There’s a lot of talk about how living in challenging times can help students develop resilience. But sometimes adults forget that it’s not just facing adversity that builds resilience—it’s facing adversity with support. According to Harvard’s Center for the Developing Child, “The single most common factor for children who develop resilience is at least one stable and committed relationship with a supportive parent, caregiver, or other adult.”

Educators can be that “other adult.” The question then is: How can we approach our relationships with students with a little more purpose? How do we help them navigate the challenges of each day with wisdom?

As we accompany students on their journeys of learning and growth, there is remarkable consensus about the strengths of character we strive to help them cultivate:

  • Habits of mind allow students to pursue professional and academic excellence—including tenacity, thoroughness, creativity, and intellectual honesty and humility.
  • Habits of heart strengthen their friendships, family relationships, and communities—including empathy, compassion, respect, and gratitude.
  • Habits of character allow them to face challenges and embrace opportunities—including courage, temperance, responsibility, and integrity.
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So how do we help our students develop these strengths? What they need is practical wisdom. Practical wisdom is that internal compass present in everyone that, when activated, helps us to reflect on our true north so we can deliberate and respond well in each moment. Ancient thought and modern research offer insights into how students can navigate the challenges and opportunities that come their way as they strive to become the best version of themselves.

Putting strengths into practice

Two thousand years ago, the philosopher Aristotle wrote, “We learn by doing. [We] become builders by building and lyre players by playing the lyre; so too we become just by doing just acts . . .  brave by doing brave acts.”

But what is justice? And what is bravery? Every virtue, or strength, is found at the high point between two extremes. For example, true courage lies between cowardice or emotional paralysis (too much fear) on the one hand, and recklessness (not enough appropriate caution) on the other. Similarly, hope can be eroded by both despair and wishful thinking. This is a familiar concept—even young children know that Goldilocks encounters “too hot, too cold, too hard, too soft” as she searches for “just right.”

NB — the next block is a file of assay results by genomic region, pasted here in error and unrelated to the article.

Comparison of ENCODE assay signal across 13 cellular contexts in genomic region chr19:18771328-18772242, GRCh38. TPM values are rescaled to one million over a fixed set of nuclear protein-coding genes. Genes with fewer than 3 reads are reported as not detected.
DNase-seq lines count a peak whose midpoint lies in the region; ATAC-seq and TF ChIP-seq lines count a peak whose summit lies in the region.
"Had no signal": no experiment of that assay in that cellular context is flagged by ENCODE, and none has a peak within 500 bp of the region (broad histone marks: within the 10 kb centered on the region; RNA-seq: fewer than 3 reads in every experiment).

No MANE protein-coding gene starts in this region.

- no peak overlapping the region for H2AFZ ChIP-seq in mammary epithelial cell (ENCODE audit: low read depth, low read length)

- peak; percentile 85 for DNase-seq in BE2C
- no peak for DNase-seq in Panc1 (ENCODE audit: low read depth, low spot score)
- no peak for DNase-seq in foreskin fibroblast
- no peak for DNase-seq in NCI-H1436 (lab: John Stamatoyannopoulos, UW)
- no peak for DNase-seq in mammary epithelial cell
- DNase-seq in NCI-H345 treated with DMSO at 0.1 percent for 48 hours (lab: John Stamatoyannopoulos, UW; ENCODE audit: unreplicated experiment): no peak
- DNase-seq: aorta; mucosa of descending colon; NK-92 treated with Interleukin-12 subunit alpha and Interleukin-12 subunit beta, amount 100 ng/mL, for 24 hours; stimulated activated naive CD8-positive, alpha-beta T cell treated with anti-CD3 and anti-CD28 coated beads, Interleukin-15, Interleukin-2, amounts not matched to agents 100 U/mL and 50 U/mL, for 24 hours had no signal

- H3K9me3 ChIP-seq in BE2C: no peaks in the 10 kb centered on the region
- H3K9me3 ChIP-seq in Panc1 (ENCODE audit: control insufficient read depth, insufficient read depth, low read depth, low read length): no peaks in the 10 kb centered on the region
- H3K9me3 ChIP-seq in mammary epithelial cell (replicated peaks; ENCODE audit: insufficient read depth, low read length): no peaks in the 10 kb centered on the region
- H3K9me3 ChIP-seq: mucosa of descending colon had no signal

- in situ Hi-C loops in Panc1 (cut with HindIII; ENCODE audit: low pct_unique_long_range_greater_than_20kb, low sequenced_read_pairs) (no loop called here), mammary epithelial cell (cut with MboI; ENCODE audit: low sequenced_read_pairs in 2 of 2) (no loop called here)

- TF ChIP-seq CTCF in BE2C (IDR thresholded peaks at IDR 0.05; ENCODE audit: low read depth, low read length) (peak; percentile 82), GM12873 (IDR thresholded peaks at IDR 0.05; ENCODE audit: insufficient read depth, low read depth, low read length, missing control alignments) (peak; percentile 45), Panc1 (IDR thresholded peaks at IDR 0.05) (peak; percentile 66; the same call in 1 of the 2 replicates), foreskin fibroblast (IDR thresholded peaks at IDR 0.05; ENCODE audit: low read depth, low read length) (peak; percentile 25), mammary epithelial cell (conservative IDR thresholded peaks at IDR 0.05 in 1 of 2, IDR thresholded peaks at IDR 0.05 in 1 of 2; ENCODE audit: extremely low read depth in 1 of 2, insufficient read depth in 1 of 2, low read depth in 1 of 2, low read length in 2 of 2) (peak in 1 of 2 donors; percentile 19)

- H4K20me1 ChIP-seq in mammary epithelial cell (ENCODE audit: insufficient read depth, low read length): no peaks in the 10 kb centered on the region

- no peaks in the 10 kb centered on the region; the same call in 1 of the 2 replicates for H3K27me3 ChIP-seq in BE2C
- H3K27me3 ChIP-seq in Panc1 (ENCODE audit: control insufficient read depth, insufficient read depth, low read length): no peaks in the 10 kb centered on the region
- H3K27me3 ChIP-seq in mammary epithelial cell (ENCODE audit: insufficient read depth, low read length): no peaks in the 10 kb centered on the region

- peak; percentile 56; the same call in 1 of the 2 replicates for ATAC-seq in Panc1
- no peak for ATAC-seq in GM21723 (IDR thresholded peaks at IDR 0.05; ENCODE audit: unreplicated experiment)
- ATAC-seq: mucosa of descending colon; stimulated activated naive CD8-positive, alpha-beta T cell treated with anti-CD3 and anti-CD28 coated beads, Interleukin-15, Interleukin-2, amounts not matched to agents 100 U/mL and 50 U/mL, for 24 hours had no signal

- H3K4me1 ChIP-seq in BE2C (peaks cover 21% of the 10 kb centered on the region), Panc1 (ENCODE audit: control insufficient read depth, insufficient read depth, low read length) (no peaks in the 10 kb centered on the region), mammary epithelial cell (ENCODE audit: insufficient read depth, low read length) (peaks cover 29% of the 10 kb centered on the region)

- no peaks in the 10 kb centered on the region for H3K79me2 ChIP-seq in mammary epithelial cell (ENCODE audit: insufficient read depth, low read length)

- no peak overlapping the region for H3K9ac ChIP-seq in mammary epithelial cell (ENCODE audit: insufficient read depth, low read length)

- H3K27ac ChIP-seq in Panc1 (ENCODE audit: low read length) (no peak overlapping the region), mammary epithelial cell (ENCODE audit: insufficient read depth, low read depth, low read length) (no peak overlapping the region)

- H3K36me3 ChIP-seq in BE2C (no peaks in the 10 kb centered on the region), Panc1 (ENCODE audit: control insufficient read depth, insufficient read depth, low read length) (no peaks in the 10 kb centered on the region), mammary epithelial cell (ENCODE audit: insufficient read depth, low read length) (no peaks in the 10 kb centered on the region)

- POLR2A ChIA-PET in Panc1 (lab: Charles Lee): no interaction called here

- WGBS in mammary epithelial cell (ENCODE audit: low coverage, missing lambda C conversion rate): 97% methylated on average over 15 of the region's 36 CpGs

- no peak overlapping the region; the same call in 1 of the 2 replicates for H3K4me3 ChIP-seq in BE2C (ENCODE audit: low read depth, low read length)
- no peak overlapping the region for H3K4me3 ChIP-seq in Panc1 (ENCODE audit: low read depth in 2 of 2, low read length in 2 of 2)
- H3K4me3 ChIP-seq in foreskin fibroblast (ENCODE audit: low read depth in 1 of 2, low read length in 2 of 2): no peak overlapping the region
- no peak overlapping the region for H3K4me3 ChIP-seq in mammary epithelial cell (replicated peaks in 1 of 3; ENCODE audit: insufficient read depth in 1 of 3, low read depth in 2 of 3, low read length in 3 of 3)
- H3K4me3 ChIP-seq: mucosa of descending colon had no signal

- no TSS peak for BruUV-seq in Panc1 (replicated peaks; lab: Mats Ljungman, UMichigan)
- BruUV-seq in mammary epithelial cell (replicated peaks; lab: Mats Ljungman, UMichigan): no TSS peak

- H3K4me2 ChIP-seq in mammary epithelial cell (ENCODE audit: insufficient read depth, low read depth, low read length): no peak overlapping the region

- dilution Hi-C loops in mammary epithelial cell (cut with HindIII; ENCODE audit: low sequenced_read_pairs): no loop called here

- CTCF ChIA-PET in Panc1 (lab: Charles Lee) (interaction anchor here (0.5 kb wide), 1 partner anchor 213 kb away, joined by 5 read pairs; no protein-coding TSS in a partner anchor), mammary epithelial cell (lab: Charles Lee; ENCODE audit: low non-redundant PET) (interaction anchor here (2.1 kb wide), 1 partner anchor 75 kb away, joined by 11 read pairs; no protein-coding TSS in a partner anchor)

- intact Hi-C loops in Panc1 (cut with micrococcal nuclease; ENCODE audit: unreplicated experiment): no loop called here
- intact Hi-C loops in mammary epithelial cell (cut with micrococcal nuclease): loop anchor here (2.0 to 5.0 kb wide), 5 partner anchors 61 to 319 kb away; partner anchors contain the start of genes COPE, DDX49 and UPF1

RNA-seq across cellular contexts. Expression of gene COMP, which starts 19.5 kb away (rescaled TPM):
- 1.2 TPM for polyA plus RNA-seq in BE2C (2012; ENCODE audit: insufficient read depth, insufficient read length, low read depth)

Every day presents students with numerous opportunities to aim high, to build strong habits, to learn by doing. How do they treat friends, family, and strangers who cross their paths? How do they prioritize their time? How do they respond to setbacks and frustrations? Courage will not look the same in every situation, and it takes practice and experience to habitually respond to challenges bravely.

When students encounter a challenge or opportunity, their first reaction might be to shut down, jump to a conclusion, or want to throw a punch. But they are not bound to this initial reaction. Using the theoretically grounded Practical Wisdom Framework (that we developed) as a guide, they can own their response when they:

  • Recognize their first, often instinctive, reaction.
  • Pause to reflect on the situation, remembering what they are aiming for, and who they aspire to be.
  • Recalibrate and respond in a way that matches their vision, their why.

This is practical wisdom in action.  

What is your first reaction?

To begin this process, have students consider a situation in their life when their first reaction was fear or anger. For example, maybe a classmate made fun of them or an experience of stage fright in elementary school is preventing them from auditioning for speech and drama in high school.

Our gut-level response to a situation is our “first reaction.” The same external situation will evoke different first reactions in different people: excitement or fear, hope or dread, joy or disgust. Depending on our personality, temperament, and prior life experiences, we all tend to initially gravitate toward one extreme or another.

To gain some awareness, students can reflect on their own habitual patterns:

  • Biologically, we are all equipped with a “fight or flight” response to stress: Some of us are inclined to use that extra burst of adrenaline to confront a situation, and some of us want to use it to retreat. In the face of conflict, is your first instinct to rage or retreat?